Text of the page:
2006: the Year of the Big Contenders?

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Hawaii Cruiser's picture
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I was being entertained by the anti-Windows thread here:
http://www.applefritter.com/node/9997
when I also happened upon this alarm about another Windows virus threat here:
http://news.ft.com/cms/s/0d644d5e-7bb3-11da-ab8e-0000779e2340.html
I was just about to email my PC friends with this info and suggest to them that maybe they it was really time to consider switching to a Mac--perhaps a mac mini, I thought of suggesting--but I hesitated from sending the suggestions because two things occurred to me.
First, Macs won't be Macs too much longer. They should definitely wait until after the Macintel eruption onto the scene before considering Macs. And second, the new Windows OS will be coming out soon as well. (Wasn't it going to be called Longhorn? What are they calling it now?)
What is the likelihood that the new Windows OS is going to be revolutionarily safer? Does anyone think that Microsoft is going to pull off an OS X of their own? Is it possible they are going to abandon DOS? Is Macintel such a threat to Windows that perhaps there is actually a motivation at Microsoft to rival Mac OS in the safety department?

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Vellos's picture
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Microsoft's next reversion wa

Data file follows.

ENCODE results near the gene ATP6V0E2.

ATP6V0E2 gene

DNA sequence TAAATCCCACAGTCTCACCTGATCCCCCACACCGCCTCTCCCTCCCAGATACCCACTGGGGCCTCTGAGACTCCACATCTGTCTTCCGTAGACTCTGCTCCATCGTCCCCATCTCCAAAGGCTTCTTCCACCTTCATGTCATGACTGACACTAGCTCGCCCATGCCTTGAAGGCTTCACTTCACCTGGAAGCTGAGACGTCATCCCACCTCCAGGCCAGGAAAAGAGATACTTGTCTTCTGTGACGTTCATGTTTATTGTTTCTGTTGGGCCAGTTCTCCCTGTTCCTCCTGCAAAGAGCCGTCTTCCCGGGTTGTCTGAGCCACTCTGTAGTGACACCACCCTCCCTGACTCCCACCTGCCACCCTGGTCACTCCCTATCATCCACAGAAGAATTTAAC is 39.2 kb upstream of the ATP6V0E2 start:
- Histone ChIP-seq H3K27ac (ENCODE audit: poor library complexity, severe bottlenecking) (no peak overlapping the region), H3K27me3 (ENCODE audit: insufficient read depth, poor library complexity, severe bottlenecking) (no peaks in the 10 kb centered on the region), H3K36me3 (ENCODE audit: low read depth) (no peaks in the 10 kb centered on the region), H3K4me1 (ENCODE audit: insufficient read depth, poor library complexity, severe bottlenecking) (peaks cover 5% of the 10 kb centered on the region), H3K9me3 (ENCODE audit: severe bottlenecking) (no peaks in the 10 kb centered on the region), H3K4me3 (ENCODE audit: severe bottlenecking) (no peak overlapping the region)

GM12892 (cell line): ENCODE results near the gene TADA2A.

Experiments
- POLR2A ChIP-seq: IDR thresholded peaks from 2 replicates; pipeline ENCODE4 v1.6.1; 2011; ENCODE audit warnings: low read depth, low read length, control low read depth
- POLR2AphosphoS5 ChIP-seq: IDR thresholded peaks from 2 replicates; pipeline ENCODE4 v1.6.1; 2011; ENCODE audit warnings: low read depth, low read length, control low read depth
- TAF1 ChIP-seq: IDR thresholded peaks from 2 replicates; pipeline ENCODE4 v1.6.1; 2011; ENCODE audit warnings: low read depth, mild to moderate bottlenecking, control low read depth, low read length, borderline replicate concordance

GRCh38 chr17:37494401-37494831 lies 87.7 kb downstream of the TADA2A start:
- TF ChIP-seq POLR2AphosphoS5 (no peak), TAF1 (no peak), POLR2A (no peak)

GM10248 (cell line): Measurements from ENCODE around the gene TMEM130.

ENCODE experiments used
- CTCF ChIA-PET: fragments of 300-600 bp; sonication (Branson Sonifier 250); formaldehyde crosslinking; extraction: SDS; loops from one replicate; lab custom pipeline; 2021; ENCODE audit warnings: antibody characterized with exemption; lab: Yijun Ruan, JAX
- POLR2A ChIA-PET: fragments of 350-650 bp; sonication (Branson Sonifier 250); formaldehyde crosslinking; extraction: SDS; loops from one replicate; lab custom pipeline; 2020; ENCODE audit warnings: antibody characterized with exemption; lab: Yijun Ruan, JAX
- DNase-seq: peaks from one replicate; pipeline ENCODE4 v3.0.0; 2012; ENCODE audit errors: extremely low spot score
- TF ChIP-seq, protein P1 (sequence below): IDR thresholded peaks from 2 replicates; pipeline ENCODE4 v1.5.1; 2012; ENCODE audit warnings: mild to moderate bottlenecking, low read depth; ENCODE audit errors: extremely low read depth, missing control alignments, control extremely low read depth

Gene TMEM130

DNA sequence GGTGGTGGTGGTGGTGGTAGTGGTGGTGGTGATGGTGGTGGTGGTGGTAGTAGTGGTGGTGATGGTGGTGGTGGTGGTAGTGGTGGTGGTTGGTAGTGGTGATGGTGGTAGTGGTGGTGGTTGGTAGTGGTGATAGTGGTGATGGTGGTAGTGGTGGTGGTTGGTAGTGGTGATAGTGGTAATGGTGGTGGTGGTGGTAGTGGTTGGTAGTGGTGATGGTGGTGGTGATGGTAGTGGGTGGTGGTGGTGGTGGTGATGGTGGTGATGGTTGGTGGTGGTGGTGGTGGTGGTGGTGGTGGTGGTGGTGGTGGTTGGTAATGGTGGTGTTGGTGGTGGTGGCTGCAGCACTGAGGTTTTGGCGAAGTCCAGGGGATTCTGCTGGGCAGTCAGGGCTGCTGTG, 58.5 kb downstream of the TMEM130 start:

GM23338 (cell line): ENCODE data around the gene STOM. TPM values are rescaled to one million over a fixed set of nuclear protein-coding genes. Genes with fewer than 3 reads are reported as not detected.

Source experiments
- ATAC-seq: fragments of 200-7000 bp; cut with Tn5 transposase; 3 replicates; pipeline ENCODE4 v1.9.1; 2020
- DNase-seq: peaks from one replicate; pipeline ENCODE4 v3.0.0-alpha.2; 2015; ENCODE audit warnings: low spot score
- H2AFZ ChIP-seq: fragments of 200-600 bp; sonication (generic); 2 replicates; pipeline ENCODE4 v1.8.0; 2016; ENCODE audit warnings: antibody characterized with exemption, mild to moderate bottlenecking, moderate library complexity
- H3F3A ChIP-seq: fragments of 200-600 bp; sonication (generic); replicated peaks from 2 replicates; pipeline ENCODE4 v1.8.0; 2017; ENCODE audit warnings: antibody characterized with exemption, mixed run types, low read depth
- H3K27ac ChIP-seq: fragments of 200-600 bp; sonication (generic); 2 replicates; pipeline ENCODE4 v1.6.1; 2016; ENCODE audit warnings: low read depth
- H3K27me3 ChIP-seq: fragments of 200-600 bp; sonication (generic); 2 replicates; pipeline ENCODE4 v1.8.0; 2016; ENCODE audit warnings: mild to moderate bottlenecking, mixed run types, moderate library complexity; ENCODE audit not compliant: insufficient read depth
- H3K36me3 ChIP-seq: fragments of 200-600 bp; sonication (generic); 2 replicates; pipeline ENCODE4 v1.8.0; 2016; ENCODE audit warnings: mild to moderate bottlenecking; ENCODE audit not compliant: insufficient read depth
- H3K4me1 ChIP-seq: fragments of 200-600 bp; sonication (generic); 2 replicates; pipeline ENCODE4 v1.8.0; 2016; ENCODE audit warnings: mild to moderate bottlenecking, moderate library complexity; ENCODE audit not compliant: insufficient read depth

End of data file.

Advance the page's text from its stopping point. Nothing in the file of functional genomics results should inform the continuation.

Microsoft's next reversion was codenamed Longhorn, it's now known offically as "Vista", or "Windows Vista". I've seen some of the screenshots and plenty of beta reviews. While it needs polish like all things in beta, the UI does looks signifigantly more modern, cleaner, but something is just distracting to the eye when the main body of a window is completely opaque and the menu bar, among all the things that border the main window are transparent. I surely hope that's tweekable, but if it's a default configuration, it's going to be a headache to some, I'm sure.

Thankfully, they seem to have done away with the massive bar on the side fo the screen that robbed about 20% of the monitor's width at 1024x786. That was one of my major gripes, apparently the same with others. As far as stability goes, and security, that can only be known once it's own into the open as a commercial product. As people get their various tools of the trade fired up to see what they can toss at it, we'll know the full extent of what the new version of Windows is capable of. With all that's happened with XP as of late, I would HOPE it's a priority among their developers to ensure tight security.

As far as the hardwrae switch being competition, I think Microsoft stands nothing to lose or gain. PC OEM distributers like Dell may suffer, however. A Mac mini (or what I'm looking forward to, a Pentium M iBook) with the capabilities to run Windows, MacOS X, and a mostly standard x86 variant of Linux (I'm sure Gentoo will be among the first few distros) will definately win over some attention from those of us with compatibility needs, and just plain flexibility. I see the mini thought geared directly to the market segment I'm part of. The person who is very likely to just go out and build a new machine, but wanting to be able to do *anything I want* with the machine at the same time.

Vista though still seems to be holding very high baseline machine standards for the minimum requirements. My current 2Ghz AthlonXP box may not be up to snuff as it appears, which is slightly on the depressing side, considering it screams in Linux and Windows XP. I do think this is a bit of a ploy that's been going on for over a decade though. If the OSes and software don't become more heavy, there's no push for higher end hardware to be sold off the shelves, and people keep using what they have been using. This isn't really the case with Linux or MacOS X currently, both of which seem to be getting FASTER with each new release.